Cloud Cities: Our Green Jovian Future
Cloud cities are just the thing for gas giant mining colonies. Consider the mining operation on Bespin, in the Star Wars universe:
Suspended high among the pastel clouds of Bespin, held aloft by huge repulsorlifts built into its curved frame, is a floating metropolis of sophisticated beauty and political freedom.
The city is disk-shaped, with the upper concourse covered in circular landing platforms and towering spires. Beneath the city's belly is an immense spire that ends in a bulbous unipod. The interior corridors and plazas of the city are spotless white and chrome, providing an airy feel even when indoors.
These pristine malls conceal the industrial heart of Cloud City. The gas processing facilities, smelting rooms and carbon-freezing chambers of the airborne city aren't as aesthetically pleasing, but they are modern and efficient.
(Cloud City on Bespin [Star Wars databank])
(Cloud City above Bespin in Star Wars)
But what could possibly exist in real-world gas giants that we might want, you ask? Well, how about ultra-dense deuterium, for one thing, which is suspected in the depths of Jupiter, right here in our own solar system. Deuterium is an isotope of hydrogen that is found in large quantities in water; more than one atom per ten thousand hydrogen atoms has a deuterium nucleus, and is used in nuclear reactors in the form of heavy water. (Update: An indignant reader has requested more information about ultra-dense deuterium. He or she is right: I hate being accused of writing some sort of light-weight tech blog. Get more science in the ultra-dense deuterium comments.)
Imagine a material [namely, ultra-dense deuterium] so heavy that a cube with sides of length 10 cm weights 130 tonnes, a material whose density is significantly greater than the material in the core of the Sun.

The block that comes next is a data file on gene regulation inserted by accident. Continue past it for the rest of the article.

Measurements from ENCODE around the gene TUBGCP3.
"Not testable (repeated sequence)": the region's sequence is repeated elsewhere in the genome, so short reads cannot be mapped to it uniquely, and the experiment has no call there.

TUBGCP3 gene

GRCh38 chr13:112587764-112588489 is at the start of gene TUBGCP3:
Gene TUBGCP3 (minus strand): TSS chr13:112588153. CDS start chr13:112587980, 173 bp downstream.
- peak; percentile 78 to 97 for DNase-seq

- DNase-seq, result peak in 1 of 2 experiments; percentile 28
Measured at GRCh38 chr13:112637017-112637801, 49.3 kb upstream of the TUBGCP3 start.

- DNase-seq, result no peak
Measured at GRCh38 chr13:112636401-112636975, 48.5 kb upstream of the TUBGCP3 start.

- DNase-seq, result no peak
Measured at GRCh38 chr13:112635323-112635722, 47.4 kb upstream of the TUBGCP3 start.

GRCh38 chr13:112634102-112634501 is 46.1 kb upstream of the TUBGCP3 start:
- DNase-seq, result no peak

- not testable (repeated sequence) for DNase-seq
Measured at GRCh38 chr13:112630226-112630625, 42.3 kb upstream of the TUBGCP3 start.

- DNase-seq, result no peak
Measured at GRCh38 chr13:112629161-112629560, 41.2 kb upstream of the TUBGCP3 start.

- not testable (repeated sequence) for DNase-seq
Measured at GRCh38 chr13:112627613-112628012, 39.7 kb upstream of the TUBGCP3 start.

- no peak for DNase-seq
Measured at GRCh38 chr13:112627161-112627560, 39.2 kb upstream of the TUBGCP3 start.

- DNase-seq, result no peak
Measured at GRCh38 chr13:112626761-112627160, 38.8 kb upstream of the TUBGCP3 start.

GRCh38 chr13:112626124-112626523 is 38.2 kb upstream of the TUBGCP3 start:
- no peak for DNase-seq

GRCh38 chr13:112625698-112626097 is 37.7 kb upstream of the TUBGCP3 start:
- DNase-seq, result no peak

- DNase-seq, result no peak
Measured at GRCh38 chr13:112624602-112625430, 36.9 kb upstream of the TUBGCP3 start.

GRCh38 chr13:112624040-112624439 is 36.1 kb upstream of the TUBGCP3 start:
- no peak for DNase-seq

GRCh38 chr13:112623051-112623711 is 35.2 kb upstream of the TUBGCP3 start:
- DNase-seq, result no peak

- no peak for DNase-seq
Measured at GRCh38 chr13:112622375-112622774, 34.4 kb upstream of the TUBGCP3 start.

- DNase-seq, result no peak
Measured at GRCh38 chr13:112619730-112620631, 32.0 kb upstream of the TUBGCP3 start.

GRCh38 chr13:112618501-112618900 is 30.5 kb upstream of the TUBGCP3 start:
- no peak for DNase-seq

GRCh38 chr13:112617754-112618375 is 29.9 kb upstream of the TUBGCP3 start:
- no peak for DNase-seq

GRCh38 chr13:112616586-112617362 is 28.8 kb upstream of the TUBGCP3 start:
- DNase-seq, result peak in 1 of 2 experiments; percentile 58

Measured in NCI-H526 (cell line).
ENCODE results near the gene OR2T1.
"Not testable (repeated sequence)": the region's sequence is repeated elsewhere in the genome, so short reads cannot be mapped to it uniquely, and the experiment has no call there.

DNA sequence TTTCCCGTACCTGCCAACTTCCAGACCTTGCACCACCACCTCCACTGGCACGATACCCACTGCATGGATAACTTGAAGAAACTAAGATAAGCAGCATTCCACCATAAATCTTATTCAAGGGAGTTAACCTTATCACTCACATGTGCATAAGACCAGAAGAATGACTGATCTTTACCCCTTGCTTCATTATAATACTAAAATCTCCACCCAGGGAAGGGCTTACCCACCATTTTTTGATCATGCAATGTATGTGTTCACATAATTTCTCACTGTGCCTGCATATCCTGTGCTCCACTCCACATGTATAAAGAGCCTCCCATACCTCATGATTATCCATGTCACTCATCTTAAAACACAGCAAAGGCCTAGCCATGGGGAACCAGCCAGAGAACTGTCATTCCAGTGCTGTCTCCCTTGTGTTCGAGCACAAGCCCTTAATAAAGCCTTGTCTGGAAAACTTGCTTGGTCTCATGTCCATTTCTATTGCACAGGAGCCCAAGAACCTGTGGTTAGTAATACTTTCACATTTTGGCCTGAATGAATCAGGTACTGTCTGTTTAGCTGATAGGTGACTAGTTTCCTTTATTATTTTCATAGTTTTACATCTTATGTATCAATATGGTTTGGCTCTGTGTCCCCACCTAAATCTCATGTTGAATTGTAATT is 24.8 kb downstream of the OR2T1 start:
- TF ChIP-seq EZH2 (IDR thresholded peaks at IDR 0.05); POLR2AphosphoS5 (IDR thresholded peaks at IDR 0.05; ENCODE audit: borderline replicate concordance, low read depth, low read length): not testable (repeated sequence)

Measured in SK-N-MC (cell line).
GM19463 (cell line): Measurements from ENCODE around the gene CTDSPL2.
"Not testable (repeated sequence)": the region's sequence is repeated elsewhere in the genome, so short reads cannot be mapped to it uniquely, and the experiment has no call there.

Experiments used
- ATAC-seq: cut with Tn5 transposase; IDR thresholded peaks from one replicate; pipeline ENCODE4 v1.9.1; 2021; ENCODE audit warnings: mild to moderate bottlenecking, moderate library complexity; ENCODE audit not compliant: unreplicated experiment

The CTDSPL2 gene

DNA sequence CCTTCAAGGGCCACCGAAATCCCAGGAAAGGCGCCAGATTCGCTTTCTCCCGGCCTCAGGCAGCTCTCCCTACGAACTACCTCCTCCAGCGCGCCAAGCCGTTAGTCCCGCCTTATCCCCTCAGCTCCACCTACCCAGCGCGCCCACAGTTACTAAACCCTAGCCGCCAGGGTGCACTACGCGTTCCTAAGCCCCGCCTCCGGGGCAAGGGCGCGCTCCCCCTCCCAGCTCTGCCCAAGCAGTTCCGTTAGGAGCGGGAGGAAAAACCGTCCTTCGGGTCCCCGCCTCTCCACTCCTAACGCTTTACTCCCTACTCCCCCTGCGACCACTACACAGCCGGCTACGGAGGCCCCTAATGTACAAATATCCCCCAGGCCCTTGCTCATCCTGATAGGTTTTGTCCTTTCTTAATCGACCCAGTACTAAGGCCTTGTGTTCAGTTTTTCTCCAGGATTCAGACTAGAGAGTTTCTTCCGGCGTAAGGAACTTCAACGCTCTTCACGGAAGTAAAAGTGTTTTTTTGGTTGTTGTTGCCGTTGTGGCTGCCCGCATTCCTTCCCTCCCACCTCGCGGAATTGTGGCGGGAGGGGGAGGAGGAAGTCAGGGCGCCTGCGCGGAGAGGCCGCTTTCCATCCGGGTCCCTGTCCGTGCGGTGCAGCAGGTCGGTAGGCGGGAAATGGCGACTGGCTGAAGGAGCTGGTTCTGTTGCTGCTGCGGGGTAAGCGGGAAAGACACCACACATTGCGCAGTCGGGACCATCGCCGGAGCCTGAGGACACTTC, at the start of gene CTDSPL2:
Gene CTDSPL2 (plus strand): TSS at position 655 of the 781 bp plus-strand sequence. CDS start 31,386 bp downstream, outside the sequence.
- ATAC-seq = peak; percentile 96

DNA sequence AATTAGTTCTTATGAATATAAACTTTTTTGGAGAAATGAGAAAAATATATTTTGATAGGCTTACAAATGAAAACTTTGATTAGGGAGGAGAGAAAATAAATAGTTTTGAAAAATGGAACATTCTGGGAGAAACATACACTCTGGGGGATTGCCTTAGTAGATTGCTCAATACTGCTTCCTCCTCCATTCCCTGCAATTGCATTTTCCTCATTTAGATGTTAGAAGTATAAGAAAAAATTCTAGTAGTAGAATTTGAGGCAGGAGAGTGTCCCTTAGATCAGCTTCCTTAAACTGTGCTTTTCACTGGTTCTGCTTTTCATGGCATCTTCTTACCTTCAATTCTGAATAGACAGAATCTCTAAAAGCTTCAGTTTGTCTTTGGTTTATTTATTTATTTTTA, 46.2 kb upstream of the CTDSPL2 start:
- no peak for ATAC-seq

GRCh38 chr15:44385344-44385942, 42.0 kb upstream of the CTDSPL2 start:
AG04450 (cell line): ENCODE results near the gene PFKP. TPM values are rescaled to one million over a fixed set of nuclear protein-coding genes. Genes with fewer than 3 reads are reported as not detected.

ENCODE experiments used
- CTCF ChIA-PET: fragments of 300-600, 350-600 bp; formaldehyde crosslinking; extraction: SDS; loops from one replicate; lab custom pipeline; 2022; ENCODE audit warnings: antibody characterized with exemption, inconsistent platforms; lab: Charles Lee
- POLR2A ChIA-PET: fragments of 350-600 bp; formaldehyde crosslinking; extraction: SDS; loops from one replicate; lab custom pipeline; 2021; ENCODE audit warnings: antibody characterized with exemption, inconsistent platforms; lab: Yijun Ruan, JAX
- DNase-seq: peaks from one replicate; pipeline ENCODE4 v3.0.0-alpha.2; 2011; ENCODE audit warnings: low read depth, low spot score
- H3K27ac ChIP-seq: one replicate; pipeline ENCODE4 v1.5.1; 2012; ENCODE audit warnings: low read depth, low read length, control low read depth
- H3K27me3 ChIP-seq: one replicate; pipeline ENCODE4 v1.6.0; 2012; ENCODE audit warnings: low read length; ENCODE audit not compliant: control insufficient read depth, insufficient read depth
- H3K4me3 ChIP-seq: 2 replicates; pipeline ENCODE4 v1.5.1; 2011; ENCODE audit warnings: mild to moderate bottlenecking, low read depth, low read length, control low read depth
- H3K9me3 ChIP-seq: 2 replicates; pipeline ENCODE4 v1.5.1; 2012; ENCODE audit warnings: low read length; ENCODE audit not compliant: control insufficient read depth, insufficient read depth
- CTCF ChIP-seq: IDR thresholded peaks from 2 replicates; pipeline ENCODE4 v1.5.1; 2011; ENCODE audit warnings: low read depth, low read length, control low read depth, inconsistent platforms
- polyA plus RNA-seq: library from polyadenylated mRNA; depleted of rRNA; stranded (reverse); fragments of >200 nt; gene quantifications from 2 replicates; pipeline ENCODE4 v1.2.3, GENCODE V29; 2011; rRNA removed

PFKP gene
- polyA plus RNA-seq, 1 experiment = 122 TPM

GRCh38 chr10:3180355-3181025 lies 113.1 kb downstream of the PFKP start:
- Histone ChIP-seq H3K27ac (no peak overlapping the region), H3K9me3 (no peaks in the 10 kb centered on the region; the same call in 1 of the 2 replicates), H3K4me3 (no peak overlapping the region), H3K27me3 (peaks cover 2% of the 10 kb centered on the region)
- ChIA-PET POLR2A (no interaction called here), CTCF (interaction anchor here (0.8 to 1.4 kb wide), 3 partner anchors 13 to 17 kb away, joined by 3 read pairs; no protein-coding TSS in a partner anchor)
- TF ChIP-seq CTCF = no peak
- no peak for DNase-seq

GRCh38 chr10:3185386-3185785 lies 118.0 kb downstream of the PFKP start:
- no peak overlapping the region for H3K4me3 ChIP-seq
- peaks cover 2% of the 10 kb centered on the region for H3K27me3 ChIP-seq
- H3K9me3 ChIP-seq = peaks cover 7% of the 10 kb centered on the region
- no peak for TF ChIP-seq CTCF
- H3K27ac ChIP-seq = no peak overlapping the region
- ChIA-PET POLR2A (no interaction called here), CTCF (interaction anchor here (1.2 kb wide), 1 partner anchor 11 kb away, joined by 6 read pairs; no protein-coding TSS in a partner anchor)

So, what can you do with ultra-dense deuterium, laboriously mined from the depths of mighty Jupiter? How about laser-driven nuclear fusion?
(Ultra-dense deuterium fusion
The white glow in the container in the center
of the photograph is from deuterium.)
“One important justification for our research is that ultra-dense deuterium may be a very efficient fuel in laser driven nuclear fusion. It is possible to achieve nuclear fusion between deuterium nuclei using high-power lasers, releasing vast amounts of energy”, says Leif Holmlid, Professor in the Department of Chemistry, University of Gothenburg.
“Further, we believe that we can design the deuterium fusion such that it produces only helium and hydrogen as its products, both of which are completely non-hazardous. It will not be necessary to deal with the highly radioactive tritium that is planned for use in other types of future fusion reactors, and this means that laser-driven nuclear fusion as we envisage it will be both more sustainable and less damaging to the environment than other methods that are being developed.”
Want green power? Embrace cloud cities.
See also this example of another (fictional) cloud city right in our own solar system (thanks, Perry), as well as information about Tibanna gas mined on Bespin, which bears some interesting coincidental similarities with ultra-dense deuterium (thanks, Yossi). Sources: Ultra-dense Deuterium May Be Nuclear Fuel Of The Future via io9; thanks to Armisius for the tip.
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